Then it registered. I looked toward the direction that the tail was headed and saw a very large pair of pectoral fins as well as a sizable dorsal fin. The head of the shark was not wide but purposefully slender. It was a Galapagos shark, about 14 feet long. Not considered to be aggressive, but the only known attacks have been on spearfishermen.

By this time I was tangled in my float line, surrounded by blood and chum with a good sized fish kicking on the end of my spear shaft which I was now holding in my hand. I turned to my partner to motion for him to keep his eyes on the shark, but found that I didn’t really need to. He was holding his gun out in front of him like a lance, his eyes darting back and forth. I stuck my head back into the water and through the blood and chum, saw that the shark had turned around and was now headed back toward us. It retained its distance, still only ten feet, as it slowly cruised past, assessing me with it cold black eyes. At this point all I could do was laugh, or more accurately, that was all that I could manage to do. If this was going to be my time to go, so be it. I took from the sea, so it would only be right if it took me (my partner wasn’t so accepting, I would later find out). I was now on automatic pilot. I was accepting of my fate and so didn’t care anymore. It’s amazing how one can go from feeling safe, having a good time, to accepting death and ready to go, all within a distance of several hundred yards.

Like a robot, I pulled the ulua closer and grabbed it by the tail, turning it upside down. This technique is good when shooting large fish because it instantly makes them docile. I don’t know why exactly, but it works. Then I took out my knife and drove the blade into its head, above and behind the eye into its brain. It kicked a few times then became still. I popped my head out of the water and my partner did the same.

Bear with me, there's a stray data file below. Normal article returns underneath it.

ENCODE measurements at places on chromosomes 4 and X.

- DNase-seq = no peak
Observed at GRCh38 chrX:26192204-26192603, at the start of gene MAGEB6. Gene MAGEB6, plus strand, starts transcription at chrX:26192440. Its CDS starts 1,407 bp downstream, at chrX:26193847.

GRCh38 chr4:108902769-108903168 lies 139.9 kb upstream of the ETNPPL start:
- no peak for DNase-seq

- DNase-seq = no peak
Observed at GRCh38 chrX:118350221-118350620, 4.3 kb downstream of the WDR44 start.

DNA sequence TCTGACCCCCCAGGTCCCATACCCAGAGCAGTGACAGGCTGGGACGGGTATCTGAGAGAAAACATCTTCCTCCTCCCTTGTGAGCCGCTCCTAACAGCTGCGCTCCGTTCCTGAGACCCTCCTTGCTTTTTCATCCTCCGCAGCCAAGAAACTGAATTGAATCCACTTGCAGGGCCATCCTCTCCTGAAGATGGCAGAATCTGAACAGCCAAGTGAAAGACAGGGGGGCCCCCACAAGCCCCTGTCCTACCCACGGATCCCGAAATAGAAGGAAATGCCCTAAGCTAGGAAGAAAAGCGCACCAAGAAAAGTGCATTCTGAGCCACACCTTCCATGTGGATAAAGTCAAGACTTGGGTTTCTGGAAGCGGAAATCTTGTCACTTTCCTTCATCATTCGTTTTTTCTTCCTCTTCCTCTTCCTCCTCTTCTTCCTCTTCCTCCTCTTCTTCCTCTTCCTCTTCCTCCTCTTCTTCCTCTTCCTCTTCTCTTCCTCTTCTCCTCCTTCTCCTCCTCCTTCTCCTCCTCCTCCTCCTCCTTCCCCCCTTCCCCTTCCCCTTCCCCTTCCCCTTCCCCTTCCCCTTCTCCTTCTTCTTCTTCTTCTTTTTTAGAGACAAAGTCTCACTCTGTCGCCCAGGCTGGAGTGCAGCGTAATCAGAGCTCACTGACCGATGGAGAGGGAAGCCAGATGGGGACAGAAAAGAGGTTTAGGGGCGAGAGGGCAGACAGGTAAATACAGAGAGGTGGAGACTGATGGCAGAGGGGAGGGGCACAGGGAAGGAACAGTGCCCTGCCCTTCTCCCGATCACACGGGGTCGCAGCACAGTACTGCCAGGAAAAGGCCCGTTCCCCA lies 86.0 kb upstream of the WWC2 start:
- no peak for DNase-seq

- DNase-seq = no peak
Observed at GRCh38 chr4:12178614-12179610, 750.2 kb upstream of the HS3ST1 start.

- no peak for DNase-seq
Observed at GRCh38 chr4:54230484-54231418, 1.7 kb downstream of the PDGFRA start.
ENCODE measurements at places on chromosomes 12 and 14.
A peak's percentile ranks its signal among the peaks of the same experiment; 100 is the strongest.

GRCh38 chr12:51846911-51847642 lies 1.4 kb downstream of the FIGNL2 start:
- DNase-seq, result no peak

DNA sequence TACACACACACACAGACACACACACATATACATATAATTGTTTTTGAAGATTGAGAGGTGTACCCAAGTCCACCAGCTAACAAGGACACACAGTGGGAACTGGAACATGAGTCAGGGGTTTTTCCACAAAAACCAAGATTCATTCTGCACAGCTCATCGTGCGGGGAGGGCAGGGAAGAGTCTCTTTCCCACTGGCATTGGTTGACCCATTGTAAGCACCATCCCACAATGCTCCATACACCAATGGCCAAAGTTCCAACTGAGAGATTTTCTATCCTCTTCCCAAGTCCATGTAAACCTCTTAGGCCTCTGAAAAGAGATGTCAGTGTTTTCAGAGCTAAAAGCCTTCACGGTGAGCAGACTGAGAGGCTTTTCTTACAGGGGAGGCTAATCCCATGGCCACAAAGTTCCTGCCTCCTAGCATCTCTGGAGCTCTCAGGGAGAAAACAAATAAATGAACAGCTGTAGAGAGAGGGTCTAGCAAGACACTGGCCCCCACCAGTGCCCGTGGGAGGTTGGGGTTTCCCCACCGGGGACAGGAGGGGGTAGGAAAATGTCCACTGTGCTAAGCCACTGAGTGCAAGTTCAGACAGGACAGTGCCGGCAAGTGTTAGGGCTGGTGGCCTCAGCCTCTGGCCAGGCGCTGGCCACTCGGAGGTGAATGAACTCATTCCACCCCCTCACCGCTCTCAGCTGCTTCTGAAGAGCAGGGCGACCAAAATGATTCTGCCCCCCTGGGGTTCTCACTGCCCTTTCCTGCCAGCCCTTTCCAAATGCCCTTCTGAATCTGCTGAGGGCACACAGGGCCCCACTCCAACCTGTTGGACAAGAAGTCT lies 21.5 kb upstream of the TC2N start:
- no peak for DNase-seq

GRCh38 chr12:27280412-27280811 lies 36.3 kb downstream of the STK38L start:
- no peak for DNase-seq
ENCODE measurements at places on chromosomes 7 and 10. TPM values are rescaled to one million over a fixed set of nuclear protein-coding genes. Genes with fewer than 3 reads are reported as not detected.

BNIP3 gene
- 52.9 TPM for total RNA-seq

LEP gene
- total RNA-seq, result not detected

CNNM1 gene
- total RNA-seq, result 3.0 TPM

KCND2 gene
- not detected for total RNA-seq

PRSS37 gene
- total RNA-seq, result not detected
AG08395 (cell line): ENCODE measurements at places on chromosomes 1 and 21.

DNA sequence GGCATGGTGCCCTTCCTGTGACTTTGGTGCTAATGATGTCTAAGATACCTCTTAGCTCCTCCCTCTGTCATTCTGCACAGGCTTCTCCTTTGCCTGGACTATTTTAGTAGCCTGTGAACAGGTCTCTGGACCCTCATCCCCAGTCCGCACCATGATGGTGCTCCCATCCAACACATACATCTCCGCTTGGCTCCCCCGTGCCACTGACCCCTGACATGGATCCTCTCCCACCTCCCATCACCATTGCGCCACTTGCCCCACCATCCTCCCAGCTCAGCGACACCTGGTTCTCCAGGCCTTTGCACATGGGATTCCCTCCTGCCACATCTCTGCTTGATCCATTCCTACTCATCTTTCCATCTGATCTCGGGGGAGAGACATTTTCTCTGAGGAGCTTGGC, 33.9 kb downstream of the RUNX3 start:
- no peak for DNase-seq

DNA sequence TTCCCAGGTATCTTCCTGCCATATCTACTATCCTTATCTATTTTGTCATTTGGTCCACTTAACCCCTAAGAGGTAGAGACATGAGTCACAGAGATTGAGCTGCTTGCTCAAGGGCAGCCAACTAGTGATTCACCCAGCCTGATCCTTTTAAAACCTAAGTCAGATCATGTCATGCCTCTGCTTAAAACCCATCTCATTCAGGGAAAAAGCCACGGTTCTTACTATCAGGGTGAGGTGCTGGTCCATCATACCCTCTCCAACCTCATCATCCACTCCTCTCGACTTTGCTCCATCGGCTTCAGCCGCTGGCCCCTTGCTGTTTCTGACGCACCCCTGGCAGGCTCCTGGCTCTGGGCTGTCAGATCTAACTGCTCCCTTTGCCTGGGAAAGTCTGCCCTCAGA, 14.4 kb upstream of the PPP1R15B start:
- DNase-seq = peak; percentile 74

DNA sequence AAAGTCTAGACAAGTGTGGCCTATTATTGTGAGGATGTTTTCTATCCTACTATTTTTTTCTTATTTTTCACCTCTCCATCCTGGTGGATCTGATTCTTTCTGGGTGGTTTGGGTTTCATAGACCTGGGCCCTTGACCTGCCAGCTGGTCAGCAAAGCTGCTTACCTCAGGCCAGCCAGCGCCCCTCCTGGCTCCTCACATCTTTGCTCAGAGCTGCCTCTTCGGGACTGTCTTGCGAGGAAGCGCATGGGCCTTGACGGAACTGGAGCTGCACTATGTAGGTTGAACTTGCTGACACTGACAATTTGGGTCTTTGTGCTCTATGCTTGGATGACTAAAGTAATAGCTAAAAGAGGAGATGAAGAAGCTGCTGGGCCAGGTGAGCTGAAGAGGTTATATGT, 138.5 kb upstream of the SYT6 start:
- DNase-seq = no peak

“What the fuck!” he said.

I shook my head. My voice had escaped me.

“Let’s get the fuck out of here!” he added.

I nodded and we slowly began swimming toward the shore.

As we did this, I never looked back to see if the shark was following us. I figured that if it was, there was nothing that I could really do about it. My gun was useless, and I was still tangled in my float line. I couldn’t use my bang stick because the way that I had it configured, it would need to be deployed via my spear gun’s shaft which was still in my hand, not in my gun. As the sandy bottom drew closer and closer, I began to feel more at ease. A school of small baitfish swam by like a curtain of silver coins and I realized that in the world that they live in, what had just happened to me and my partner was all just another day.

I climbed out of the water feeling humbled and very, very grateful.

Comments
  1. Brendan says:

    Um. wow! Nice one.

  2. Thanks. It was a dive that I will never forget, especially its tail as it passed in front of me.

  3. Steve says:

    After reading that, I’ll think twice before going into the dang pool!